Making the case for elmsln
The case for ELMSLN
The ELMSLN team recently had interest from a developer working for a vendor/digital agency who was excited on a personal level by its potential, but felt that it would have been difficult to convince his boss to use ELMSLN over other established LMSs.
I could relate to how he was feeling. Although not completely in the same position as him (I work for a training provider rather than an agency itself), it still took a lot of time and hard campaigning to convince my board to take a chance on ELMSLN. The key for me was to hammer home the point that we needed to take a long term approach. Did we want to spend 'X' amount on a new system only for it seem irrelevant and out of date within a few years? Absolutely not. The distributed systems approach provides the flexibility to innovate, customise, and react quickly to emerging pedagogies. These qualities are much more pronounced if you're taking the longer term view and this made total sense to me.
The system being based on Drupal was a big draw for me too. I was specifically looking for something built on Drupal at the time. The only other FOSS (free open source system) option for us seemed to be Moodle. However, I feel Moodle makes too many assumptions on how an online course should be taught, it looks out of date (in my opinion) and if you pass a Moodle course to an author and say "there you go, add content" they are likely to upload all their existing PDFs to it and call it an online course. I wanted to lay a foundation for providing online courses that could really enhance learning rather than replicate old methods on a different platform. This post by opgobee on Drupal.org probably sums up how I was feeling at the time and what led me to ELMSLN.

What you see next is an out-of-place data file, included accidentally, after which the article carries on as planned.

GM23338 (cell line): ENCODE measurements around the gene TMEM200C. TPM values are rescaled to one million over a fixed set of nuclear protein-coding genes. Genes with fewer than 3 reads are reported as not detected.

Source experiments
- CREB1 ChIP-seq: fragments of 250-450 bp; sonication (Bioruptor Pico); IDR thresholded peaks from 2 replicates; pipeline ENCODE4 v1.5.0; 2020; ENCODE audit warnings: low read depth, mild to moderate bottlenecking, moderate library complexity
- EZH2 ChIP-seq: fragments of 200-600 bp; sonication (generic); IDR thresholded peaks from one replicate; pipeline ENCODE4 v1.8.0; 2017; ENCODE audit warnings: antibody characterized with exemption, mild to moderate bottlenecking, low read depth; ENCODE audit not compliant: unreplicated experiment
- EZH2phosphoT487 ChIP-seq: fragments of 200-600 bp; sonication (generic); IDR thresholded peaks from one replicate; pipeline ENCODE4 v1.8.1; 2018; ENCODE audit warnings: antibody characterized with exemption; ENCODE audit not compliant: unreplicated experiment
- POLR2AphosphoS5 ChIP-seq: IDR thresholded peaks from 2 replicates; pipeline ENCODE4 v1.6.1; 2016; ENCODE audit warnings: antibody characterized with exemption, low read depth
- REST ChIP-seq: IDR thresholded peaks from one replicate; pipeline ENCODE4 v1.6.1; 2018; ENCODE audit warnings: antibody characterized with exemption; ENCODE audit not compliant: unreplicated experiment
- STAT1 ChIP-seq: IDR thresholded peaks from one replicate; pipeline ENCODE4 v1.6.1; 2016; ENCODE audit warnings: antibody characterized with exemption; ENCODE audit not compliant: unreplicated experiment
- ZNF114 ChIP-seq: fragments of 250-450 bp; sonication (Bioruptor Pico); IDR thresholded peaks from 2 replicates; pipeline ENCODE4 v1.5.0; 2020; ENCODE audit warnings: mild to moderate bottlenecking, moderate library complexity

Another important decision (which, to be honest, I only realise I made with hindsight!) was not to get so hung up on needing everything on my feature list. As this recent blog post by Michael Feldstein more eloquently argues, trying to accommodate every feature that you've been told must be included, just so you can tick things off a list is likely to cloud your judgement and lead you towards a less sustainable option. Believe me, there were quite a few requirements that ELMSLN didn't have at the time I was reviewing it! But it was a case of challenging and questioning some requirements (which can often lead to improved ways of doing things), jumping into the community and making a case for others, or building them ourselves (‘cause Drupal is great like that).
I was lucky that I was given the freedom to take the longer term view. But I suspect that many others who want to use ELMSLN for a commercial project with a client don't have that luxury when deadlines and launch dates come into play. One potential way is to sell the idea that you can be part of developing a system that will distinguish you from all the other vendors out there offering 'Moodle' or 'Totara' (tomayto, tomahto) services...you'll have a genuine alternative to pitch to other education providers. Another is to use ELMSLN's networked approach to your advantage, and pitch a gradual integration of services into a client's current learning system. This can help you to convince them that they can take advantage of some of the great features of ELMSLN, whilst still being able to retain specific features they may find difficult to move away from. For example, our setup included retaining our e-portfolio and assessment systems which we can link students through to via single-sign-on when necessary.
So be bold, don't be afraid to challenge convention, and make a case for ELMSLN.